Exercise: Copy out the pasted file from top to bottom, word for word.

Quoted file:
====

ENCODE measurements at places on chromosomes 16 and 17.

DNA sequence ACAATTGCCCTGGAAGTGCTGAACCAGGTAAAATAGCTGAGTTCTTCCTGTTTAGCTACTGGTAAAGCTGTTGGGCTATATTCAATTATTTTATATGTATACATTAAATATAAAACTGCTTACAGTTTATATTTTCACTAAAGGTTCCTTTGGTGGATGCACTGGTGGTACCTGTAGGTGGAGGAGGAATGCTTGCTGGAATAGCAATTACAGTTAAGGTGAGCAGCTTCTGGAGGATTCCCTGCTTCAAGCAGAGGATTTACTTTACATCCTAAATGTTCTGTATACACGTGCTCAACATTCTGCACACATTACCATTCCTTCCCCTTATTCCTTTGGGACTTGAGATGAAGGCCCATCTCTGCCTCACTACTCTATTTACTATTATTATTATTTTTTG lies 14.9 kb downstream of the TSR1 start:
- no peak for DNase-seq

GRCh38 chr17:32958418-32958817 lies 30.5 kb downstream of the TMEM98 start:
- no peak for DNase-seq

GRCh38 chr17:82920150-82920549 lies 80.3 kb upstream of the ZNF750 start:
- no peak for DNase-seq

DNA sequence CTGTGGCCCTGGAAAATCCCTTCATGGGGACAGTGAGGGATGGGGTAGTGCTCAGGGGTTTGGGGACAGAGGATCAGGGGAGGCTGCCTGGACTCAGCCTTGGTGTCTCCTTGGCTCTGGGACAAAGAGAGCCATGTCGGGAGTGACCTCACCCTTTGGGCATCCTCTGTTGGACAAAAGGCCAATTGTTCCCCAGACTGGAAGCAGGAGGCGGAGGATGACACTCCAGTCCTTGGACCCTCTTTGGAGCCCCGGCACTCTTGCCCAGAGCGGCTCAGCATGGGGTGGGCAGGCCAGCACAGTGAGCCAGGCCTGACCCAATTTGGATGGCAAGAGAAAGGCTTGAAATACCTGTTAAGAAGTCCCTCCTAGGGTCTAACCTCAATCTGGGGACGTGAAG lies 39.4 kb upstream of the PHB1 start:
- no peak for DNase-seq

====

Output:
ENCODE measurements at places on chromosomes 16 and 17.

DNA sequence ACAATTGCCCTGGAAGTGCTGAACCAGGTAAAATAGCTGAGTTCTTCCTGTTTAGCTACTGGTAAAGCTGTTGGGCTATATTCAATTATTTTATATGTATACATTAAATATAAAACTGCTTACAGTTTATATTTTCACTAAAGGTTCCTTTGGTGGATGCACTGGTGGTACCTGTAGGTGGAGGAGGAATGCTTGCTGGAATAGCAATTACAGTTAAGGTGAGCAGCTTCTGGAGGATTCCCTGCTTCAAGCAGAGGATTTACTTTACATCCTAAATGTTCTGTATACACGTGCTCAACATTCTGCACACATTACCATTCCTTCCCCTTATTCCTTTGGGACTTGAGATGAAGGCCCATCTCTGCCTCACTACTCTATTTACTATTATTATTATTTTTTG lies 14.9 kb downstream of the TSR1 start:
- no peak for DNase-seq

GRCh38 chr17:32958418-32958817 lies 30.5 kb downstream of the TMEM98 start:
- no peak for DNase-seq

GRCh38 chr17:82920150-82920549 lies 80.3 kb upstream of the ZNF750 start:
- no peak for DNase-seq

DNA sequence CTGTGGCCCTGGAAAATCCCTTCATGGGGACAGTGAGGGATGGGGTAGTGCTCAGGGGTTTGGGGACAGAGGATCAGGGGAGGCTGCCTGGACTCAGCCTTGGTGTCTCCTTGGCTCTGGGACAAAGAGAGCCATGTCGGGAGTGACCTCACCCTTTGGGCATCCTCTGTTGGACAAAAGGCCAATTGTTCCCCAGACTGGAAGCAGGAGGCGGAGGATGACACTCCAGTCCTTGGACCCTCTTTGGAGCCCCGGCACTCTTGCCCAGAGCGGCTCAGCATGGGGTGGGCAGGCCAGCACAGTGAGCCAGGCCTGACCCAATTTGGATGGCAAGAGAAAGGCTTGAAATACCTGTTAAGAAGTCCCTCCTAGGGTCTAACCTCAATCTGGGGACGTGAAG lies 39.4 kb upstream of the PHB1 start:
- no peak for DNase-seq